IRA GORE, M.D.
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In a socially enlightened age of compensation and disability insurance, the relation of trauma to disease requires careful analysis. Only too often the prospect of reimbursement induces the patient, subconsciously at least, to relate his symptoms to some incident of ubiquitous trauma. Unfortunately and also too often, the sympathetic physician uncritically accepts the cause-and-effect relationship suggested by the patient and may even report the case in the medical literature affirming this impression. In the field of cancer such uncritical acceptance of the influence of trauma has resulted in mistaken concepts, which are only recently being broken down by the vigorous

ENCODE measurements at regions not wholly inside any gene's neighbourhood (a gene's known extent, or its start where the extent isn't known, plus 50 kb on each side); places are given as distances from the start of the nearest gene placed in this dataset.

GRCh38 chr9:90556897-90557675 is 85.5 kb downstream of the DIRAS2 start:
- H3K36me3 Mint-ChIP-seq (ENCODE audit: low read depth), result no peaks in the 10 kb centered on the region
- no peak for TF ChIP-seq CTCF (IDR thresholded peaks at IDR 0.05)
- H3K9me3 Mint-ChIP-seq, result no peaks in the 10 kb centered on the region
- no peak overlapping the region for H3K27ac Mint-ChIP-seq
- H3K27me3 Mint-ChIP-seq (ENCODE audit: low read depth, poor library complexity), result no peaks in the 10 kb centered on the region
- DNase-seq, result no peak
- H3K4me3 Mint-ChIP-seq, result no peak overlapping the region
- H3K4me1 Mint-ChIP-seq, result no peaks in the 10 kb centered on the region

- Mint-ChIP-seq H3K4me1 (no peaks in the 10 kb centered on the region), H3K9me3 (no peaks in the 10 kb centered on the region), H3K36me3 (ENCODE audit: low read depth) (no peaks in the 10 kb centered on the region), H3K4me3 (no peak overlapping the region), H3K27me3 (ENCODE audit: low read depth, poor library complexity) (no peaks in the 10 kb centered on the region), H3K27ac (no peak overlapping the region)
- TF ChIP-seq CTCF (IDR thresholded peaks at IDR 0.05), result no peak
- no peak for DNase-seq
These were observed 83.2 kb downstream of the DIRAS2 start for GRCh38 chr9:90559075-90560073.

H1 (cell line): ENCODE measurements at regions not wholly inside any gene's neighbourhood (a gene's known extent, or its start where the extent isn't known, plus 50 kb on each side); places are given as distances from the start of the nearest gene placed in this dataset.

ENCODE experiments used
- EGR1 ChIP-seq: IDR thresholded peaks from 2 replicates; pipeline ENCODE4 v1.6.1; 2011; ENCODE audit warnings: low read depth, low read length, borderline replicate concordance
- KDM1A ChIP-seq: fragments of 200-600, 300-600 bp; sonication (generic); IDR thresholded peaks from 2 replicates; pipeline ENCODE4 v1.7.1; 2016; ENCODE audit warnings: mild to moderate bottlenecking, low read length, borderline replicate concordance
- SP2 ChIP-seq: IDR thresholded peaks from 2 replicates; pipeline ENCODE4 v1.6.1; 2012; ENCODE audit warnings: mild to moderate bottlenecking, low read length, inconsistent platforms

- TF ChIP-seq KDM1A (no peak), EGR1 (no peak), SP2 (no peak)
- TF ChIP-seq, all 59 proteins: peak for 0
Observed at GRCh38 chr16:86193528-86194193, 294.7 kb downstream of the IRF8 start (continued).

GORE I. THE QUESTION OF TRAUMATIC HEART DISEASE*. Ann Intern Med. 1950;33:865–878. doi: https://doi.org/10.7326/0003-4819-33-4-865
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Published: Ann Intern Med. 1950;33(4):865-878.
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